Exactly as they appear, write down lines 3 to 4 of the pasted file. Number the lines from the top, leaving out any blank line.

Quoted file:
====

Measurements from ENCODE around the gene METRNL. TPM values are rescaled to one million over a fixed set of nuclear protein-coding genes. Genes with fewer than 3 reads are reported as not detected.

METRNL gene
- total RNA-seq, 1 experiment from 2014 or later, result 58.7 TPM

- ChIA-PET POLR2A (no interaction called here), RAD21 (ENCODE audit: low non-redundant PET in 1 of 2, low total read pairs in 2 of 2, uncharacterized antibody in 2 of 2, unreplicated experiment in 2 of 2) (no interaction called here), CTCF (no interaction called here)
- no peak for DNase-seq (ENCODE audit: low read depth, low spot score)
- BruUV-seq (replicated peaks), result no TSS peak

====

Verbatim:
- total RNA-seq, 1 experiment from 2014 or later, result 58.7 TPM

- ChIA-PET POLR2A (no interaction called here), RAD21 (ENCODE audit: low non-redundant PET in 1 of 2, low total read pairs in 2 of 2, uncharacterized antibody in 2 of 2, unreplicated experiment in 2 of 2) (no interaction called here), CTCF (no interaction called here)